Vela describes Representative Foote's objections to the bill like so:

Foote retweeted the message above.

However, we've been unable to find post-rejection statements on Facebook or Twitter from any of the other Democrats or the state party as a whole — no surprise, given the passion with which so many people view the Wilkins attack.

As for the Republicans, the main social-media reaction we've been able to find is this tweet from Representative Patrick Neville:

Expect this issue to return in future years, at both the ballot box and the Colorado general assembly. Continue for our earlier reporting.

Update below, 9:50 a.m. April 15: As promised, Colorado Senate President Bill Cadman has introduced a bill inspired by the womb-cutting attack on Michelle Wilkins in Longmont and the decision not to file a murder charge against Dynel Lane, her alleged attacker, even though Wilkins's child, who she named Aurora, didn't survive.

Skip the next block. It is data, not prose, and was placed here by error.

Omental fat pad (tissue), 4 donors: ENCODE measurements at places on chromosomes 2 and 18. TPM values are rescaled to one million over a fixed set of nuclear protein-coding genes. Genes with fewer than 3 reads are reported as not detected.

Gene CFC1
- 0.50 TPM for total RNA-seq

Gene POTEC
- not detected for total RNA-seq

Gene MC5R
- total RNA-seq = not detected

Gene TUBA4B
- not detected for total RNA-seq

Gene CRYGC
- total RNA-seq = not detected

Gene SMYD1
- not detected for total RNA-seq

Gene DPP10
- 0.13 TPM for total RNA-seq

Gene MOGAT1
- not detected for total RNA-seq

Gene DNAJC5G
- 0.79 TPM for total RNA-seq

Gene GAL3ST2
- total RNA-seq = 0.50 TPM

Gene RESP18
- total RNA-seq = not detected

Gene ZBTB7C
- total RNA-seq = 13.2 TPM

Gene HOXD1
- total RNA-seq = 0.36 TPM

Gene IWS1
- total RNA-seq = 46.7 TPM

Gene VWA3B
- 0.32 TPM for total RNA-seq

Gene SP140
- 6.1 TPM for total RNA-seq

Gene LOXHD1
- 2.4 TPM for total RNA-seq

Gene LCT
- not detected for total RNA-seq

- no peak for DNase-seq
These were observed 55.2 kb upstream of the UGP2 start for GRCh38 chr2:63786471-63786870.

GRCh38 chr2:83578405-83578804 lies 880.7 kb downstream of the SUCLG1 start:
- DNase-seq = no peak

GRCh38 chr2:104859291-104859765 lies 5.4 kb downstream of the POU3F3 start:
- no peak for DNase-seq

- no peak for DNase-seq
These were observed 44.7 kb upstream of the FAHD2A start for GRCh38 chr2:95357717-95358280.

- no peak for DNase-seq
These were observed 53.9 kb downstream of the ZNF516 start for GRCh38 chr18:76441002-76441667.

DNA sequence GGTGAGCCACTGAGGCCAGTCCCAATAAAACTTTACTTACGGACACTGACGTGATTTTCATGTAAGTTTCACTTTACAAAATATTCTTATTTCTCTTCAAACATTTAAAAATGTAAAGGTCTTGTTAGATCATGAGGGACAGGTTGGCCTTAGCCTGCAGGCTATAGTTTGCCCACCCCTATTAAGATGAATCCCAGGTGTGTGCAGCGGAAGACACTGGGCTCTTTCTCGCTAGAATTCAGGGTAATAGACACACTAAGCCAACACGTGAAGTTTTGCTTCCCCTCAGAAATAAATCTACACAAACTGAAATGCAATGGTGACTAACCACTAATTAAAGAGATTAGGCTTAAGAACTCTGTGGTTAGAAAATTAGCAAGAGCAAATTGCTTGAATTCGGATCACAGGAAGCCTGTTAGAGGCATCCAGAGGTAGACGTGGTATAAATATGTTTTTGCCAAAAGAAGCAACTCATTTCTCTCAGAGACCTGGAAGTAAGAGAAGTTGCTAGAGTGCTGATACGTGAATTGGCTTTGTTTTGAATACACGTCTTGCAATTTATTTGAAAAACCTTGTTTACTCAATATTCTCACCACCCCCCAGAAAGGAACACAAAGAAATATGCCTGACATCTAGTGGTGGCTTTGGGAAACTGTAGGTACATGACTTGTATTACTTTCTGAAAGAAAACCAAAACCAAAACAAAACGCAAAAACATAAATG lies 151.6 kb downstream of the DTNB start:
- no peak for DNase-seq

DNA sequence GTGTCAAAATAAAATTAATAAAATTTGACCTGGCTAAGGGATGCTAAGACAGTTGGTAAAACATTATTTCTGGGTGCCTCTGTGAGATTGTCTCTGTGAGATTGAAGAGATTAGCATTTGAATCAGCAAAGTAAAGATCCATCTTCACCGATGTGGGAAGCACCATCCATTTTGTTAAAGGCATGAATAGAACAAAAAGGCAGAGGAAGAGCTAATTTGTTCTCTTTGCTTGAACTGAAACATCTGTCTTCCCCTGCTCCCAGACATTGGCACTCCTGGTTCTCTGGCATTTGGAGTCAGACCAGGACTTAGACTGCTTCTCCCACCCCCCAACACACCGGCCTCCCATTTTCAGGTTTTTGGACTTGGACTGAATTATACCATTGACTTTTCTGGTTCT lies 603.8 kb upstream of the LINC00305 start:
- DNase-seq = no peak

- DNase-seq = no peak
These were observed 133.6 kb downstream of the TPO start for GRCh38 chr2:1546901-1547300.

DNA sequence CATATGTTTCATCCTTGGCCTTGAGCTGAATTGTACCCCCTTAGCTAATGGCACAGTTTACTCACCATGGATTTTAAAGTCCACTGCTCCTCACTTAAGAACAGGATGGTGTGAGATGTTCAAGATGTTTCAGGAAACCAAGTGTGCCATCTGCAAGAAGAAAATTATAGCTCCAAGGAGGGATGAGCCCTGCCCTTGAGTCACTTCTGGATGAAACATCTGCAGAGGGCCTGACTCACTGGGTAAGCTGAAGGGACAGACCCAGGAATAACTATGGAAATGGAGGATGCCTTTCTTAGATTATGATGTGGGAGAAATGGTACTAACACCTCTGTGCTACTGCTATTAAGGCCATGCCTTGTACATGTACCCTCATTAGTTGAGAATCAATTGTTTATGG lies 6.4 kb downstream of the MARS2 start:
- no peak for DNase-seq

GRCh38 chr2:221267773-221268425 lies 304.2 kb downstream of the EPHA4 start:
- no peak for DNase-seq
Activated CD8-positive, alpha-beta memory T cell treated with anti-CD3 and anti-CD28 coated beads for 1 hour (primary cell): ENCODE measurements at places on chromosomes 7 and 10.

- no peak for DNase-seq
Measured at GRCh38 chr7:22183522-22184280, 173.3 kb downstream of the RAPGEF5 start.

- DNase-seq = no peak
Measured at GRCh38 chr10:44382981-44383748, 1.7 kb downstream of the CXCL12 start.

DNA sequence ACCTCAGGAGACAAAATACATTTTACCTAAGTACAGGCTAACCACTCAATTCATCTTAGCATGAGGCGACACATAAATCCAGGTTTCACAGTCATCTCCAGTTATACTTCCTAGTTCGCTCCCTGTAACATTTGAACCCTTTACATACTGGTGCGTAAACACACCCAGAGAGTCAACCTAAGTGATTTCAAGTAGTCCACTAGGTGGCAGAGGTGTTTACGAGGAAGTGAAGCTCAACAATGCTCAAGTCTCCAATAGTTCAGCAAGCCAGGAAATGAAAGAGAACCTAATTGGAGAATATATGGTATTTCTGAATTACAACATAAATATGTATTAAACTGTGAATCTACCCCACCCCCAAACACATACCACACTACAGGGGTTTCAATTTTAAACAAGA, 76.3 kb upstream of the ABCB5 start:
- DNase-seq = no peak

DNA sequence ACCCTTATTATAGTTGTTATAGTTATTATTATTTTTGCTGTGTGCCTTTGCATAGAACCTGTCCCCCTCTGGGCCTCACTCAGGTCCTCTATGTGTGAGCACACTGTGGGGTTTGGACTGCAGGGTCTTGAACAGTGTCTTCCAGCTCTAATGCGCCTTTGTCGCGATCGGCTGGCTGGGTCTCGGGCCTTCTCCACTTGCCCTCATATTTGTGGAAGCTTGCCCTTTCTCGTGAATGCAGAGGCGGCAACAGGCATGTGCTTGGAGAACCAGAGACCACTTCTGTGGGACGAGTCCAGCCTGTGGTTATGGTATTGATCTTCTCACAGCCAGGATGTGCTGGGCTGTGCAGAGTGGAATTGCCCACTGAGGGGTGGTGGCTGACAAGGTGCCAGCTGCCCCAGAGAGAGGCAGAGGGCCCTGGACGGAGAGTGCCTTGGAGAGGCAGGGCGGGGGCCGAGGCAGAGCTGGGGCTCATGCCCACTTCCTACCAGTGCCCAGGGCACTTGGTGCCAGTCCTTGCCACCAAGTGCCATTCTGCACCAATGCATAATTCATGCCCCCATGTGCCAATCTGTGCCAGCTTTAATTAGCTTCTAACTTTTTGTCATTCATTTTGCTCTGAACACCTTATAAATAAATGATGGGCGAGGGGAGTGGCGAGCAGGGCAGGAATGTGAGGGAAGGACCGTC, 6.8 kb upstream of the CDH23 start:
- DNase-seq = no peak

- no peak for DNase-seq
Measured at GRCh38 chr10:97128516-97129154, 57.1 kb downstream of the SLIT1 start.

Senate Bill 15-268 has been dubbed the Offenses Against Unborn Children Act; it's on view below.

Previous attempts to pass such legislation have failed amid accusations that the legislation was actually a veiled personhood measure. Cadman's proposal may face similar charges, even though language in it attempts to undermine such claims in ways that at least one previous effort didn't.

In a statement about the introduction of SB 15-268, Cadman makes it clear the Wilkins matter was his inspiration:
"Colorado’s conscience was shaken less than one month ago by two disturbing events. The first event was the murder of Aurora Wilkins and injury of her mother, Michelle Wilkins, in one of the most heinous crimes in recent memory. The second event was a decision by Boulder County’s District Attorney not to bring murder charges in the death of Aurora Wilkins, citing the fact that Colorado law makes no provision for such a charge in this or similar circumstances. Most Coloradans undoubtedly were surprised to learn that this unborn child isn’t afforded the same legal protection, the same claim to justice, the same equality under law that her mother is."

Background on this issue can be found in reporter Melanie Asmar's January 2013 post about Democrats' defeat of what was then dubbed a fetal-homicide bill sponsored by State Representative Janak Joshi. We've shared that bill below as well, but here's its summary: